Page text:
Don’t Be Evil: How Big Tech Betrayed Its Founding Principles – and All of Us by Rana Foroohar

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The following article is an extract from Don’t Be Evil: How Big Tech Betrayed Its Founding Principles – and All of Us by Rana Foroohar

It’s no secret that the concentration of market power has been rising in numerous industries over the past few decades, a trend that has been linked to everything from growing income inequality to slower economic growth to a surge in political populism.

[Over] 80 percent of corporate wealth [is] now being held by just about 10 percent of companies. And these [aren’t] the firms that [own] the most physical assets or commodities […]. Rather, they [are] those that [have] figured out how to leverage the new “oil” of our economy – information and networks. Many of these new superstars [are] technology companies. The tech industry provides the starkest illustration of the rise in monopolistic power in the world today.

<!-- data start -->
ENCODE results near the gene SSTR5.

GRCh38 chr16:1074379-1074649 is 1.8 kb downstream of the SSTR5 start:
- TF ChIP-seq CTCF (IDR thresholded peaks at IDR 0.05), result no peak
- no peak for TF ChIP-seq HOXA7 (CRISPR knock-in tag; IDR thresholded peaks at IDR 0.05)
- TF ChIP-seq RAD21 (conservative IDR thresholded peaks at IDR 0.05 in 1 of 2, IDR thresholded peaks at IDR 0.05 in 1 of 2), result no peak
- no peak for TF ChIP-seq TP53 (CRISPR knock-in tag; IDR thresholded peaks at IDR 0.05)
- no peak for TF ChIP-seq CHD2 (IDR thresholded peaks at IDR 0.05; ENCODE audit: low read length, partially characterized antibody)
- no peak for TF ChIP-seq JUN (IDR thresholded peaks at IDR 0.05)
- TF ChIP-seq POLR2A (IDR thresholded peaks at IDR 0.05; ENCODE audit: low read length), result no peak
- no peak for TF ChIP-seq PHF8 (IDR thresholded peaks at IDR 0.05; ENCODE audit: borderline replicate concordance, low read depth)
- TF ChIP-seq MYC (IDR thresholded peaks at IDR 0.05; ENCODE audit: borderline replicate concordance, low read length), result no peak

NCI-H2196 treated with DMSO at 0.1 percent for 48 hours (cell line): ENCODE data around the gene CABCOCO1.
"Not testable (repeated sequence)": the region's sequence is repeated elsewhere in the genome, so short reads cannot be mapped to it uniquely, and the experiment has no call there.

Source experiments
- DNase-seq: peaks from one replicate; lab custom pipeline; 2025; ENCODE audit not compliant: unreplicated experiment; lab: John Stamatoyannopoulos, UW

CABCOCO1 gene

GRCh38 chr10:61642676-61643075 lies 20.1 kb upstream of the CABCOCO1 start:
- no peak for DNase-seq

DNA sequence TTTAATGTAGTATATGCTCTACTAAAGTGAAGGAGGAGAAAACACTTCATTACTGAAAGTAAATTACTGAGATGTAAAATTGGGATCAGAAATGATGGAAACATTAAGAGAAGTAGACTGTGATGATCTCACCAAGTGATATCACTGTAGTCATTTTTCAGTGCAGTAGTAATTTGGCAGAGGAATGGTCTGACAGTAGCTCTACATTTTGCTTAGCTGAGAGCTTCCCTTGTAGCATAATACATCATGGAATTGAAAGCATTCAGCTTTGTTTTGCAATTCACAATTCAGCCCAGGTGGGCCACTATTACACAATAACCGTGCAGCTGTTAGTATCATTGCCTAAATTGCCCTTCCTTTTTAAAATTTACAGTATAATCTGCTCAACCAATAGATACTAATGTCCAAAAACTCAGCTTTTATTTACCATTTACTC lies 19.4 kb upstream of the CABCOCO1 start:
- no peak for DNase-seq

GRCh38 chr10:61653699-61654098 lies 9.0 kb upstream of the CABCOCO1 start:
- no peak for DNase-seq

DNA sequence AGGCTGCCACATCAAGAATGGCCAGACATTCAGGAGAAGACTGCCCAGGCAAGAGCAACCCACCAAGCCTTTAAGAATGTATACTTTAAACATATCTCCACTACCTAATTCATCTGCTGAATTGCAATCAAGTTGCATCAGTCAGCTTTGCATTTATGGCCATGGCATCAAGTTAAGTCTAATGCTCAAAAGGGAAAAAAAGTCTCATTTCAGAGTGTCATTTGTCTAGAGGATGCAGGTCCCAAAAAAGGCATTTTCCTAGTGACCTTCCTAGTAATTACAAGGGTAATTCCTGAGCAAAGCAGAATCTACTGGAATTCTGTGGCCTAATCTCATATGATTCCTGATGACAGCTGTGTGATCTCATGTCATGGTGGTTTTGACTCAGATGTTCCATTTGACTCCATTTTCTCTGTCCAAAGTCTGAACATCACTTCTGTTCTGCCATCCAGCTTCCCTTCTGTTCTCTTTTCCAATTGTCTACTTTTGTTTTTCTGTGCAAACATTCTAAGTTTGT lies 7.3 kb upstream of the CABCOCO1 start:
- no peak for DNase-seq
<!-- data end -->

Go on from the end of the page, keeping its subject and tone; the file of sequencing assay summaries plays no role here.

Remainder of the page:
[This] raises the question: How did we get here? How did an industry that had once been scrappy, innovative, and optimistic become, in the span of just a few decades insular, and out of touch with society? How did we get from a world where “information wants to be free” to one in which data exists to be monetized? How did a movement built on the goal of democratising information come to be such a threat to the very fabric of our democracy? And how did its leaders go from tinkering with motherboards in their basements to dominating our political economy?

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